"In a weird way, this is the origin of a lot of our rogue's gallery characters," Reeves teased. "Selina isn't Catwoman yet — that's actually part of the journey. Oz [Cobblepot] is not yet the kingpin that he's going to become. He's the Penguin — in fact, he doesn't like being called the Penguin — and the Riddler is just emerging for the first time. So that's all incredibly exciting."
Describing his detective story as a thriller tethered to the cop world, Reeves revealed The Batman drew inspiration from gritty movies from the 1970s — namely Chinatown, The French Connection, and Taxi Driver.
"I hope is what's different about what we're doing is to try and do it in exactly that sort of manner and then, of course, the other things that are from the earlier history of the comics, like him being the world's greatest detective and how we got there," Reeves said. "Those things have been touched on, but I don't know that they've been central to the plot, as they are in this particular Batman. So there's a lot of things I hope that will be totally different."prevnext
Comic Book Inspirations
A lifelong Batman fan, Reeves looked to Darwyn Cooke's Batman: Ego to get into the mindset and the psychology of Batman.
"He's confronting the beast that is Batman and it's that kind of duality... about him confronting the shadow side of himself and the degree to which you have self-knowledge," Reeves said, adding his "broken" Batman acts out of a "heroic grounding" while being "driven by the parts of himself he doesn't yet know."prevnext
A Dark Knight
The film's first trailer depicts Gotham City cop Jim Gordon (Jeffrey Wright) handing Batman a green envelope holding clues to a grisly murder, but the costumed vigilante is no friend of the police. Because the violent vigilante is early in his trajectory, the people of Gotham City have come to fear him — forcing Bruce to confront Gotham's perception of Batman.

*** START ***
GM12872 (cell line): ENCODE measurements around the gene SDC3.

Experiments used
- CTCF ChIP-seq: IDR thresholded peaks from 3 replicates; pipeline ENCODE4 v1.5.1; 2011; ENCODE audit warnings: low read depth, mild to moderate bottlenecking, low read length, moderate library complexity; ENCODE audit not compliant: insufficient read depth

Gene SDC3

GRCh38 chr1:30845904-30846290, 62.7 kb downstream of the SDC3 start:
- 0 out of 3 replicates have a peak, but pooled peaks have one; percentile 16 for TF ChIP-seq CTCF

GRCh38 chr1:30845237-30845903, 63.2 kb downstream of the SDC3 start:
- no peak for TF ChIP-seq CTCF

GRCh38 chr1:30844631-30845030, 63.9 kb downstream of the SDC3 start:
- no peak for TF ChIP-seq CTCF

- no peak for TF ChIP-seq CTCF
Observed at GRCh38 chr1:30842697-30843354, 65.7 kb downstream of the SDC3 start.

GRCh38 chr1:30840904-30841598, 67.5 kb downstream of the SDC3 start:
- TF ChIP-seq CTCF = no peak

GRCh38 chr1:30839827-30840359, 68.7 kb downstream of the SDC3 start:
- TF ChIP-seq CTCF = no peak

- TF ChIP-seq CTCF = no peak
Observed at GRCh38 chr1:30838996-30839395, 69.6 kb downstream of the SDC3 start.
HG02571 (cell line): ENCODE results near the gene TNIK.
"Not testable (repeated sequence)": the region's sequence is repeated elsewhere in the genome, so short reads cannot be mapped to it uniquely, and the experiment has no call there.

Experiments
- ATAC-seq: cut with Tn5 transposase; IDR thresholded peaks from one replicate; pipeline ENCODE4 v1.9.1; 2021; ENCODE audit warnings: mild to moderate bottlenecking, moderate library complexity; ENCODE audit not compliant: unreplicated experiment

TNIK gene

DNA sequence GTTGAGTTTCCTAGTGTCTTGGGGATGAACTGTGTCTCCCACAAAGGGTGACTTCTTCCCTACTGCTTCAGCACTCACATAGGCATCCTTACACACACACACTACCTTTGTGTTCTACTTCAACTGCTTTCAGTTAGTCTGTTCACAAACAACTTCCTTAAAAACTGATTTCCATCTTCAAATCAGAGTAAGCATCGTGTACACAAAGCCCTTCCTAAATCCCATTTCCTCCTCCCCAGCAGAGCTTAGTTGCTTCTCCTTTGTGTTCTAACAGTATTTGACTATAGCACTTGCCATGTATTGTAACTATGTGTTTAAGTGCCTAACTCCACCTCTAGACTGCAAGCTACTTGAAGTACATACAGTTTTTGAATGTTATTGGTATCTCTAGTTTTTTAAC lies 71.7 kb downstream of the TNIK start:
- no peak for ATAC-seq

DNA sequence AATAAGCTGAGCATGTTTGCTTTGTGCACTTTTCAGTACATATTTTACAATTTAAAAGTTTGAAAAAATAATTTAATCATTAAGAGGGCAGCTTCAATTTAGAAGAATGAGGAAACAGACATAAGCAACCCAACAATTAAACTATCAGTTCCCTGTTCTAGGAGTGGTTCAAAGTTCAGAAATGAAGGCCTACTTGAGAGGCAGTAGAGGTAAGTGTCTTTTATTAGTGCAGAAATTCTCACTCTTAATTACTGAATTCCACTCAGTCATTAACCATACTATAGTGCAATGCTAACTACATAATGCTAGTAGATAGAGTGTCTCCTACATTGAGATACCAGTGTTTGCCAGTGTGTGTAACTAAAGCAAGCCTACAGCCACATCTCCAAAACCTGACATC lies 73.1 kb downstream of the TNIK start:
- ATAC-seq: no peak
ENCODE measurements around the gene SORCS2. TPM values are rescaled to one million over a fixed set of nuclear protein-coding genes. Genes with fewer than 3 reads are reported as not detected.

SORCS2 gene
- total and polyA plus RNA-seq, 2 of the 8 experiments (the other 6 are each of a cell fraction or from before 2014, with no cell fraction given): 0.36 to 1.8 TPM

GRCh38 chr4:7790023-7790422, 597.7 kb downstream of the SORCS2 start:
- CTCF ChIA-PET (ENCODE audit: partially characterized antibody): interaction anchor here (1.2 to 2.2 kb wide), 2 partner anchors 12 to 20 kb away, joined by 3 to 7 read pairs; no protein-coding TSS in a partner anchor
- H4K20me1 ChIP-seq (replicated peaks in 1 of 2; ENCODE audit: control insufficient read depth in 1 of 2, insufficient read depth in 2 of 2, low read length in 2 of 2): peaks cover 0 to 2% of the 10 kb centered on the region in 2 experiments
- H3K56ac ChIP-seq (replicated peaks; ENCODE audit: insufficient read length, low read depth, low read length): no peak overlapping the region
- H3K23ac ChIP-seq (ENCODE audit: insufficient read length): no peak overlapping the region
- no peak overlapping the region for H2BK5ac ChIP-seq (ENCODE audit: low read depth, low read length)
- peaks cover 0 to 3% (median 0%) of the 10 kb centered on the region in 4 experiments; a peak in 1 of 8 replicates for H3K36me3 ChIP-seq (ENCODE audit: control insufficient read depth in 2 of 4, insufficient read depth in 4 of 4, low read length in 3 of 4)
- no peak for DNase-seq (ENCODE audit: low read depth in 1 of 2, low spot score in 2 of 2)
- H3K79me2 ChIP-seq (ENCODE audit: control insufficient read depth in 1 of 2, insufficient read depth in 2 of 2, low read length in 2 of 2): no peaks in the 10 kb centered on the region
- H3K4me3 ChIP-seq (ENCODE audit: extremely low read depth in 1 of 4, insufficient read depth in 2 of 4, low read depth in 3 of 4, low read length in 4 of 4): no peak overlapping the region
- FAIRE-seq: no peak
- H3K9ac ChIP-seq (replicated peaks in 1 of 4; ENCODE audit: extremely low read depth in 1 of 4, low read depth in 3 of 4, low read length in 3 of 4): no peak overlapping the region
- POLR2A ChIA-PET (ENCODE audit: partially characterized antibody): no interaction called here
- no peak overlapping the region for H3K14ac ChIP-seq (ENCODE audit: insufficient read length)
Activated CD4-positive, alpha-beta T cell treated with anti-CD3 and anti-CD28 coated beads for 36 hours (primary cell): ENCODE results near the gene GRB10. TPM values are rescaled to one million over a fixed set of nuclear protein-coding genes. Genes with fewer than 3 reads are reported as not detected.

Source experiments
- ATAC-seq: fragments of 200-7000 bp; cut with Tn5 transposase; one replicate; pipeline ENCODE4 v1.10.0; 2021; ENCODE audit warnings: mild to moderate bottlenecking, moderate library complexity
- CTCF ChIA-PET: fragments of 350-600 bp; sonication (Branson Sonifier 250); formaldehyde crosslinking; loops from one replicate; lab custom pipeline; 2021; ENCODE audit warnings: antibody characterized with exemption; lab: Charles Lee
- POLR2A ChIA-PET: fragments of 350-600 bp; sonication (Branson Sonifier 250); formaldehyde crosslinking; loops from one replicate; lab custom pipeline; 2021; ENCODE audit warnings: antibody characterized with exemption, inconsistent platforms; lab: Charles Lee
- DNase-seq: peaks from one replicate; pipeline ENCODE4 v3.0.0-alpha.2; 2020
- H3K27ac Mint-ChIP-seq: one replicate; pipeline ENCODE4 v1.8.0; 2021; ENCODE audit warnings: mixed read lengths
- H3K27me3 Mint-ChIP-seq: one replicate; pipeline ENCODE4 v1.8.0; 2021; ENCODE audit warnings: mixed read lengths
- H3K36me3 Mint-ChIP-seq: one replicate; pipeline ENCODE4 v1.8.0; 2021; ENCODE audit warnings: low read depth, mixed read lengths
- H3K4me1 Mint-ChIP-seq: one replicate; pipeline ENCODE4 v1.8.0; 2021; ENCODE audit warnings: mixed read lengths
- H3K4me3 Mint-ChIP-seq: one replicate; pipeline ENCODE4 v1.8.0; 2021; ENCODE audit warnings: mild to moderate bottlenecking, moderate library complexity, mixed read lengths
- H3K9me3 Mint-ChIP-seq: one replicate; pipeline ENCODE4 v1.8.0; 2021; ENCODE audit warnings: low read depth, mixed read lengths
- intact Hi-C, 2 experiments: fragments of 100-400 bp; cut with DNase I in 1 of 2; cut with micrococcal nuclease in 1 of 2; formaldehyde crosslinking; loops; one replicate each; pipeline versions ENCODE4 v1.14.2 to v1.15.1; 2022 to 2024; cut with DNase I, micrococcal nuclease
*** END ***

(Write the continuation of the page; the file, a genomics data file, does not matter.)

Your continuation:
"He's kind of a growing legend and I think there are some people who are wondering, 'Does he exist?'" Reeves said. "That legend is building day by day and has been since he made his first appearance about a year-and-a-half ago — we're in year two — so the public is afraid of him."prevnext
Gotham City PD
Reeves and Boardwalk Empire creator Terence Winter will flesh out the world of The Batman in a spinoff television series taking place during Year One, set to explore the depth of corruption that has permeated throughout Gotham City for decades — creating the need for a Batman.
"The idea is we go back to Year One, and Year One is the beginning of the emergence and is the first appearance of this masked vigilante that starts to unsettle the city," Reeves said. "You start to see the story through the point of view of these corrupt cops and one in particular, and the story is actually a battle for his soul."
The television series will unravel the history of corruption in Gotham City with new characters and familiar faces pulled from DC Comics, going into a level of detail "that you couldn't do in a movie," Reeves said. "[The series will] go into these rich places and [we'll] meet entirely new characters that Terence is going to be writing, and I'm incredibly excited."
The Batman opens in theaters on October 1, 2021.prev